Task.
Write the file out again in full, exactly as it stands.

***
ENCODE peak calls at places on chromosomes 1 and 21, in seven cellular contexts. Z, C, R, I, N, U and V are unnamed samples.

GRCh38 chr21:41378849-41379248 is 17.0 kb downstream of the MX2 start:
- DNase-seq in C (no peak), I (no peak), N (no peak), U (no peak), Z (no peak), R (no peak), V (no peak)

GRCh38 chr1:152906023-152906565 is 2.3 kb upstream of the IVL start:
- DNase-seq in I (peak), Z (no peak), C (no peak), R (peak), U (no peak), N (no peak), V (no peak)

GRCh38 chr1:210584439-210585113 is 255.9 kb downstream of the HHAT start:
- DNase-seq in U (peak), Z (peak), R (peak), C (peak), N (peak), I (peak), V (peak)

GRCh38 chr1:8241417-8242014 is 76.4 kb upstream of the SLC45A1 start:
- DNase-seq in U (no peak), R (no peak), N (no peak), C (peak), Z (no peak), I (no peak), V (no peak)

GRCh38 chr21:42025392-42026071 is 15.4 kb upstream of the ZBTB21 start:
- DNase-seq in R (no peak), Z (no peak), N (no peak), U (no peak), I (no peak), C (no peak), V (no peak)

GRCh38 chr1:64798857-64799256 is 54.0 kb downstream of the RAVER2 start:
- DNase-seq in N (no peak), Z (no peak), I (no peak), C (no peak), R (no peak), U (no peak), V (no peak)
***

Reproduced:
ENCODE peak calls at places on chromosomes 1 and 21, in seven cellular contexts. Z, C, R, I, N, U and V are unnamed samples.

GRCh38 chr21:41378849-41379248 is 17.0 kb downstream of the MX2 start:
- DNase-seq in C (no peak), I (no peak), N (no peak), U (no peak), Z (no peak), R (no peak), V (no peak)

GRCh38 chr1:152906023-152906565 is 2.3 kb upstream of the IVL start:
- DNase-seq in I (peak), Z (no peak), C (no peak), R (peak), U (no peak), N (no peak), V (no peak)

GRCh38 chr1:210584439-210585113 is 255.9 kb downstream of the HHAT start:
- DNase-seq in U (peak), Z (peak), R (peak), C (peak), N (peak), I (peak), V (peak)

GRCh38 chr1:8241417-8242014 is 76.4 kb upstream of the SLC45A1 start:
- DNase-seq in U (no peak), R (no peak), N (no peak), C (peak), Z (no peak), I (no peak), V (no peak)

GRCh38 chr21:42025392-42026071 is 15.4 kb upstream of the ZBTB21 start:
- DNase-seq in R (no peak), Z (no peak), N (no peak), U (no peak), I (no peak), C (no peak), V (no peak)

GRCh38 chr1:64798857-64799256 is 54.0 kb downstream of the RAVER2 start:
- DNase-seq in N (no peak), Z (no peak), I (no peak), C (no peak), R (no peak), U (no peak), V (no peak)